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Book Review: Juniper & Thorn, by Ava Reid

Juniper & Thorn
Ava Reid
Hardback / Ebook / digital audio
ISBN: 9780062973160
Harper Voyager, June 2022, 320 pages

Salutations, readers, and welcome to another book review! This month we’ll be leaving the warm rays of summer behind to spend some time in Ava Reid’s lushly oppressive Juniper & Thorn, a gothic horror based loosely on one of the original Grimm fairytales (The Juniper Tree).

Right from the get go, with protagonist Marlinchen Vashchenko talking about the monster under her bed and how it’s the most easily sated creature in the house, Juniper & Thorn makes it very clear to the reader what kind of fairytale it’s going to be, and it’s definitely not a sanitized Disney version filled with dance numbers and smiling animal companions. No, Juniper & Thorn is very much an old school fable, unafraid of the gristle and guts of true knowledge, where blood and pain are on full display for all to see, and if there is a happy ending with lessons learned (not always guaranteed in these types of stories!) they are scars wrestled out of a determination to persevere in the face of a harsh and unrelenting world.

Marlinchen’s story follows many of the traditional fairytale beats—overworked third sister; trapped in a strange and mysterious castle; deranged wizard holding the princess captive; sneaking out and encountering Prince Charming—but Reid does such a masterful job of undermining the familiar tropes with a sense of raw humanity that even when you think you know how the story should end, you can’t look away from how it’s going to get there. More importantly, at least in my mind, is that I couldn’t look away from the slow unfolding of the characters, the way Reid gracefully peels back layers of personality and trauma to get at the beating, bloody heart beneath—the pain they cause each other, the pain they cause themselves, and how much of it all is caused by love grown twisted and wrong.

At this point I feel I have to mention that there is a lot of trauma in this book, ranging from self-harm to emotional abuse to sexual abuse to physical abuse, and though it is never presented in a way that feels voyeuristic or for cheap thrills, it hits all the harder for its mundanity. “Look,” Reid whispers in your ear, “this is what a real monster looks like, the one living in your house out in the open, so banal that you could be excused for overlooking it,” so be forewarned if you have any triggers around those issues. That being said, one of the hallmarks of really good horror is that slow, creeping realization that things are so much worse than you thought, and Reid nails that aspect beautifully, so if you can handle it, give the book a shot.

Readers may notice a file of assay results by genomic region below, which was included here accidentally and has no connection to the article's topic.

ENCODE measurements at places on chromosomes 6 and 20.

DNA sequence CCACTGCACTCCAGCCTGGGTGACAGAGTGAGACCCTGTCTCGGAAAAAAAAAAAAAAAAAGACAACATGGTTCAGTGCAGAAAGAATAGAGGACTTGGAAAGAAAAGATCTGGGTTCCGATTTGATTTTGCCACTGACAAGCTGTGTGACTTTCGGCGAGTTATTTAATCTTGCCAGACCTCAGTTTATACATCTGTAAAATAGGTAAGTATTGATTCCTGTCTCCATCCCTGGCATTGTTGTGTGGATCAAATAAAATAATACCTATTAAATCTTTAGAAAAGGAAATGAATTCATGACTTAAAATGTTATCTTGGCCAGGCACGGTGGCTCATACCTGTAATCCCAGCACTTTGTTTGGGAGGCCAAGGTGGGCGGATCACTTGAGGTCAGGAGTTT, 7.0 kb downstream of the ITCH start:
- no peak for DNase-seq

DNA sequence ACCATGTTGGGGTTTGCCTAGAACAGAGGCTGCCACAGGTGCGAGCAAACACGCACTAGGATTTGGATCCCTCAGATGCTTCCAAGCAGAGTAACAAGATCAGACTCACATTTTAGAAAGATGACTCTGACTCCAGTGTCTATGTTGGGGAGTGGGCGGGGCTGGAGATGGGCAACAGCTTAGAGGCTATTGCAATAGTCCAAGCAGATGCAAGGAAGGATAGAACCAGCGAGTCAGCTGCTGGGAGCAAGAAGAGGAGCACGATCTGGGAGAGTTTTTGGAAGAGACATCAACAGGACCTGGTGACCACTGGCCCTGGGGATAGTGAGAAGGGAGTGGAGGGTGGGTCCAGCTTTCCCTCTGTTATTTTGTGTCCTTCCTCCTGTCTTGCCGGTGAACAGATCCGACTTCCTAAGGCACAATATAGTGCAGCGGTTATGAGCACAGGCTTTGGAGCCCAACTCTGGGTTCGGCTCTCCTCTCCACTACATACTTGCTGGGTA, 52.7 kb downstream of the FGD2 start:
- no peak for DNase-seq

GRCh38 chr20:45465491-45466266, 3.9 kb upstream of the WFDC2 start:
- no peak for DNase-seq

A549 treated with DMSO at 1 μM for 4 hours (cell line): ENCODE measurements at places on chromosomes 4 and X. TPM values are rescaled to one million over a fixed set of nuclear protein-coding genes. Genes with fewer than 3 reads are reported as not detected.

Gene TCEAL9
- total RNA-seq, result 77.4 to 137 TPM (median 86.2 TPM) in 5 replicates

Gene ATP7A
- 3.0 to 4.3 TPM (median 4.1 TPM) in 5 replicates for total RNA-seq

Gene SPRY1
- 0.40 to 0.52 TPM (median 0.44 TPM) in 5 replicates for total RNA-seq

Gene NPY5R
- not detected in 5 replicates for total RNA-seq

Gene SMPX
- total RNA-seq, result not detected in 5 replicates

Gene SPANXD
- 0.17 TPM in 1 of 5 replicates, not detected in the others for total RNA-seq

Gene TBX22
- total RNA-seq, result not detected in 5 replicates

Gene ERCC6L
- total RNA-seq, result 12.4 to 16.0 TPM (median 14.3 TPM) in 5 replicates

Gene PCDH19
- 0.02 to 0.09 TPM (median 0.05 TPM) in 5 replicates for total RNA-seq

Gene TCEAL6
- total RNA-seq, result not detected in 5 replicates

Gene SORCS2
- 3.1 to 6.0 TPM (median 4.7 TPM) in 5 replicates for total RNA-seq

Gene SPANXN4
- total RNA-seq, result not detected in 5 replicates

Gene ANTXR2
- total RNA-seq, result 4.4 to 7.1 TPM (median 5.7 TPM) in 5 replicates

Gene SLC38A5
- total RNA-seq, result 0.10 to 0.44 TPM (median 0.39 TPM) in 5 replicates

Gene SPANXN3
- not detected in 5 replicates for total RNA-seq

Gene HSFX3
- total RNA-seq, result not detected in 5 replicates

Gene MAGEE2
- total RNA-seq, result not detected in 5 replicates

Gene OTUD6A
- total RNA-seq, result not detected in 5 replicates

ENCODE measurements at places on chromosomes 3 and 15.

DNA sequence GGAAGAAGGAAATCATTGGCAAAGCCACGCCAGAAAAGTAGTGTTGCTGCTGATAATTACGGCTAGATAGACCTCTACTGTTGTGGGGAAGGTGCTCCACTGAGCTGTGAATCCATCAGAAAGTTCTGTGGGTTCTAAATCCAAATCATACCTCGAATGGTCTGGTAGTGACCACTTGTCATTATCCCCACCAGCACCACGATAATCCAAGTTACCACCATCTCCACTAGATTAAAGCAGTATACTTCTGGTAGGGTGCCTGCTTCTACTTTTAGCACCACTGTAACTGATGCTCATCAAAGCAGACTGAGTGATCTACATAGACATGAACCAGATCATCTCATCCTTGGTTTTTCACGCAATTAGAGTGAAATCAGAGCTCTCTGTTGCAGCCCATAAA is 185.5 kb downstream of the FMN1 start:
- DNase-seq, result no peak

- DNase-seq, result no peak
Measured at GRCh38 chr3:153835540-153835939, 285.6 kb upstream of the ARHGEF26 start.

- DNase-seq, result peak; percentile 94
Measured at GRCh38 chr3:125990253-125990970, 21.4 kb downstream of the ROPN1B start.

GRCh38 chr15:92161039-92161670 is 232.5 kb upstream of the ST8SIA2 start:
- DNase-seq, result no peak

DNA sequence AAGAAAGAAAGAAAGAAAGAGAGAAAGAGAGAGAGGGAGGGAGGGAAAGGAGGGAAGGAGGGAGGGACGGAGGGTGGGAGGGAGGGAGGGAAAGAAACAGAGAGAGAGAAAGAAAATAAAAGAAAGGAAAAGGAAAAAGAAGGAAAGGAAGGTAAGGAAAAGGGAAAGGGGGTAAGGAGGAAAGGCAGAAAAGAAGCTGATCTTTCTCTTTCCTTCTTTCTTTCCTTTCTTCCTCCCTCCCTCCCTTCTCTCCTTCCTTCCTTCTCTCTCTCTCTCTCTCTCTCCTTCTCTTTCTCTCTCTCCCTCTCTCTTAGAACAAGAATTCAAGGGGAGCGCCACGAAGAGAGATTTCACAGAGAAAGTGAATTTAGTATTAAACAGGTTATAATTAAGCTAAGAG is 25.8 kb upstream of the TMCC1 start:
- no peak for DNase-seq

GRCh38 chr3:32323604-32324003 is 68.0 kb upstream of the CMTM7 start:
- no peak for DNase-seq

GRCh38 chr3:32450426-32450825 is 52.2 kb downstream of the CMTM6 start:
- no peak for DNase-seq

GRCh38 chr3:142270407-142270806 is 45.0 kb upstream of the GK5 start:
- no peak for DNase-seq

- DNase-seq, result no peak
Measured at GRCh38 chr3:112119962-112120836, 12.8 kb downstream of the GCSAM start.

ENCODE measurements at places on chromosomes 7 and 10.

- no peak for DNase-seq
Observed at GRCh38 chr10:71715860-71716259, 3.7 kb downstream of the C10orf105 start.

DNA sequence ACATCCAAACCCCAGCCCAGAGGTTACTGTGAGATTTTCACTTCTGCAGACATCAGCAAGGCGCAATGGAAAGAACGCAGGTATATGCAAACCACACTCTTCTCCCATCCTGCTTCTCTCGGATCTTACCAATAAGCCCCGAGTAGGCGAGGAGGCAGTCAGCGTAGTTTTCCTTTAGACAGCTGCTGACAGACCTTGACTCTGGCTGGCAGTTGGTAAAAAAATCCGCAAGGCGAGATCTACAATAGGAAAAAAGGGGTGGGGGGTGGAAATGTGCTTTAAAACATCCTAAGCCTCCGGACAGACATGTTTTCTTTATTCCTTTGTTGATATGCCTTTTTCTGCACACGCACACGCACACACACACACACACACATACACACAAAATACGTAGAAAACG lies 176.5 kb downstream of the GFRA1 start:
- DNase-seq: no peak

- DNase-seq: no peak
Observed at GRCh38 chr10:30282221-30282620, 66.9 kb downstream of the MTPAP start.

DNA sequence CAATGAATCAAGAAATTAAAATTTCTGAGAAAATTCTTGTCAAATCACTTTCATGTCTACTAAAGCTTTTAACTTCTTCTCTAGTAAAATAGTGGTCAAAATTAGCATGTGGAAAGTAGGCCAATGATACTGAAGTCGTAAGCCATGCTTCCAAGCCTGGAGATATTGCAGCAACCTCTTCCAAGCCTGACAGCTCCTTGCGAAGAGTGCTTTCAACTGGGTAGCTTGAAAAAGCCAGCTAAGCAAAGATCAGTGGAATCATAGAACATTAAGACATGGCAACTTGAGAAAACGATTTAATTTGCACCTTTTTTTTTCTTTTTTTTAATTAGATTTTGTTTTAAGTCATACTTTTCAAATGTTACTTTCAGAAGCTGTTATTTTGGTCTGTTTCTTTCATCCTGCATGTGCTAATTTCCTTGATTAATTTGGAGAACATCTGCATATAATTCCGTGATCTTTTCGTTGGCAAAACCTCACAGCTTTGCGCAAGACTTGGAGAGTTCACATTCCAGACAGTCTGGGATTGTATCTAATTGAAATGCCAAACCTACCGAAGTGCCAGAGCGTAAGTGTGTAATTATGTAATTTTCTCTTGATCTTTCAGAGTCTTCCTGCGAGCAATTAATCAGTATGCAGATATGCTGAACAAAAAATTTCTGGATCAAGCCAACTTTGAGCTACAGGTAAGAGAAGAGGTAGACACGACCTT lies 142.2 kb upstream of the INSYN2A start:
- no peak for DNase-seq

I think the biggest thing that really stood out to me in Juniper & Thorn, and what makes the whole book work, is Reid’s command of language. It’s often said that a picture is worth a thousand words, but Reid’s writing also proves the inverse true—a thousand words can paint a picture of such richly illustrated complexity that you just want to sit and admire it for a while, examine all the angles and small details tucked away into the corners, because it’s almost too much to take in at once. The Vashchenko house is as much a character as the family that resides within, as is the town of Oblya in which it squats; one last remnant of the Old World in a city where the new magic of modernity and capitalism have spread its roots; all of it brought to rich, grimy life by Reid’s not-quite-floridly-descriptive style. The world of Juniper & Thorn jumps out at you from the pages, accompanied by its characters, until it feels like you’re completely surrounded by the fairytale; a child tucked under the covers as another world replaces your own in the darkness before sleep, but beware of things that go bump in the night.

Overall, I was thoroughly enchanted by Juniper & Thorn, because it felt like the kind of timeless classic that gets at the core issues of being human in a way that seems fantastical, but upon introspection is all too real—aka, a good fairytale. I could also probably spend an additional thousand words describing the intricate layers of socio-economic and gender issues deftly stacked beneath the surface, but I’d rather you go read the book instead, because it’s a really good book. Go! Go read it! Just watch out for monsters.

Read if: You don’t mind looking into mirrors of truth; you understand that sometimes the world pushes children into ovens; slaying monsters is harder than loving them.

Chris Kluwe

Chris Kluwe

Chris Kluwe grew up in Southern California among a colony of wild chinchillas and didn’t learn how to communicate outside of barking and howling until he was fourteen years old. He has played football in the NFL, once wrestled a bear for a pot of gold, and lies occasionally. He is also the eternal disappointment of his mother, who just can’t understand why he hasn’t cured cancer yet. Do you know why these bio things are in third person? I have no idea. Please tell me if you figure it out.